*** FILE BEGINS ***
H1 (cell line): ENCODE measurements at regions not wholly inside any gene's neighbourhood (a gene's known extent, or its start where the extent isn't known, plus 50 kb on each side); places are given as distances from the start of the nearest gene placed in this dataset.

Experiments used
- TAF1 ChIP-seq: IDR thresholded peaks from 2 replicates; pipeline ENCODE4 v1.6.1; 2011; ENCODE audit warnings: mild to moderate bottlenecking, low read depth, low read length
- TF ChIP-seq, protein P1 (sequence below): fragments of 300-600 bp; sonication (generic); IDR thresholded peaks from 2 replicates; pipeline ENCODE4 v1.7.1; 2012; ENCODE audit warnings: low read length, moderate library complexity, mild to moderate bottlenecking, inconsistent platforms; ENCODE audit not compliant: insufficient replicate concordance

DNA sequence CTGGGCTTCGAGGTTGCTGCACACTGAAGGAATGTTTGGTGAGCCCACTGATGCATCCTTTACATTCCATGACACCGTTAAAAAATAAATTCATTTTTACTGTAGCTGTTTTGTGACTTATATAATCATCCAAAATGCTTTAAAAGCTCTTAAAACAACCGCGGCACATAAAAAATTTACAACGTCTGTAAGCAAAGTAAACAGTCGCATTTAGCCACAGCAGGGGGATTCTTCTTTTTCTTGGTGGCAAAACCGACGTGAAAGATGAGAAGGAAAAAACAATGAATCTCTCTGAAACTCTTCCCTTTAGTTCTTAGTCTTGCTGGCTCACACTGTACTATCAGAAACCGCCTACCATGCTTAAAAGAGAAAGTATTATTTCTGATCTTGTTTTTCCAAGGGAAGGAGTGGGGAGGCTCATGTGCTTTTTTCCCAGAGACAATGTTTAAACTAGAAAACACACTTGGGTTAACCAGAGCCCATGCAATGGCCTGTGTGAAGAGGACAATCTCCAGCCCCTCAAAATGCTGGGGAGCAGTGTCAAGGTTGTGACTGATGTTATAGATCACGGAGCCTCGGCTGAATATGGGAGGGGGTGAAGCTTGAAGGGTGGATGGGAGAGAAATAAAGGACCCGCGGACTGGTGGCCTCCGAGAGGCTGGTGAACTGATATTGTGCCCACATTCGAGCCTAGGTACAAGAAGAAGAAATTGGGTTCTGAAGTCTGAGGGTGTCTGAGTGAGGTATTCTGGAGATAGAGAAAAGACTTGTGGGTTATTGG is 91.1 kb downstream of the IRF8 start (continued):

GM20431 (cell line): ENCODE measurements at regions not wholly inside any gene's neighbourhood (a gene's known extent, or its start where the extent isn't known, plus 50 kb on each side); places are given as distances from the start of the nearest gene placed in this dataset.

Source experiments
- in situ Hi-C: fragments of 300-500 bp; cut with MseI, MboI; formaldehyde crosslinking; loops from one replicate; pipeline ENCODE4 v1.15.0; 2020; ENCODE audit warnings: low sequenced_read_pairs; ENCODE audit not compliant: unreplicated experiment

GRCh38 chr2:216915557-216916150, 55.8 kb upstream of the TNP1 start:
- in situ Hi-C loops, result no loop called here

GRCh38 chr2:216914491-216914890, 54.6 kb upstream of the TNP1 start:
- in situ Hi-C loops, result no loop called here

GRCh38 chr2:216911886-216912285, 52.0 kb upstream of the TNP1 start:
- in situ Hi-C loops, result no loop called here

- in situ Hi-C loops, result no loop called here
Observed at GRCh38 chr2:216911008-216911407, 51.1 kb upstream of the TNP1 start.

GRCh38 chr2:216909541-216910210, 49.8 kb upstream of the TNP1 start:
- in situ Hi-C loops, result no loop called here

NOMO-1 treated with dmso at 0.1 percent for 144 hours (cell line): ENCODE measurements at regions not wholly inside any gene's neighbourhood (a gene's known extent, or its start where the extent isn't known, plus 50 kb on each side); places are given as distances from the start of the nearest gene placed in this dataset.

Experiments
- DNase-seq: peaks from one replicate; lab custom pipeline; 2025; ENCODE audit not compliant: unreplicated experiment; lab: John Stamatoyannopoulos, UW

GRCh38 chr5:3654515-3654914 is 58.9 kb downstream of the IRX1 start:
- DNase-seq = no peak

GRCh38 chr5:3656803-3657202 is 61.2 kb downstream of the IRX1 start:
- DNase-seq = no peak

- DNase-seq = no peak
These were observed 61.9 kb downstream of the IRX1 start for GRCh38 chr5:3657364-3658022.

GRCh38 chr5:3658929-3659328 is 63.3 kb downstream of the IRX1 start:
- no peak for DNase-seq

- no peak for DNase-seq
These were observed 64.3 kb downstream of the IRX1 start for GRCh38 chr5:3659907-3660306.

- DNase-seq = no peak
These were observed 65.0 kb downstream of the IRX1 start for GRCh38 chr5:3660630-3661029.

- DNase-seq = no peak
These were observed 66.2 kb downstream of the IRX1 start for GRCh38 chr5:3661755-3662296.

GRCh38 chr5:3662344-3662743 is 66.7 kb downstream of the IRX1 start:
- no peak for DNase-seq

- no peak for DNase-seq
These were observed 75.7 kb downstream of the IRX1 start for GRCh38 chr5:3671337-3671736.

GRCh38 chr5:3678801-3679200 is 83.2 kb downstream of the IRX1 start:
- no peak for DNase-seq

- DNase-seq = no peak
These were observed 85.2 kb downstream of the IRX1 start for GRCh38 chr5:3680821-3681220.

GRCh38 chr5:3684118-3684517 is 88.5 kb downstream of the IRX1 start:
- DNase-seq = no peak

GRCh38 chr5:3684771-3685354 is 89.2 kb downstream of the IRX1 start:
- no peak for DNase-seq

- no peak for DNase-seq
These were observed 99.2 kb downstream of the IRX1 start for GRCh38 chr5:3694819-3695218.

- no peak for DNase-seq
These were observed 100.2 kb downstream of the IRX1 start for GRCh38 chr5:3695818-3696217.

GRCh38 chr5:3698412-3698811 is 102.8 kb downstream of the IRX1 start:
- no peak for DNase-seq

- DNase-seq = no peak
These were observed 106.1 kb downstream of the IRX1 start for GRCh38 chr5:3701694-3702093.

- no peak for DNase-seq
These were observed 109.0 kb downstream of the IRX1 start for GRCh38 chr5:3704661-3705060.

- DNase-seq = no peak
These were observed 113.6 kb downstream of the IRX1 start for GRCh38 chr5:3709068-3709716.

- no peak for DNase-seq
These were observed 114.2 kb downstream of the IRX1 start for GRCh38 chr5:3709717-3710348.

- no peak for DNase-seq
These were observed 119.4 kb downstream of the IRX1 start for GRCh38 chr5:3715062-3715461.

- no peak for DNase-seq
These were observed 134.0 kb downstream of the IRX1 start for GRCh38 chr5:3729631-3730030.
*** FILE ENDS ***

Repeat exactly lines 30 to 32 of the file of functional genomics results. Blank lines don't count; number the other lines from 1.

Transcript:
- no peak for DNase-seq
These were observed 64.3 kb downstream of the IRX1 start for GRCh38 chr5:3659907-3660306.

- DNase-seq = no peak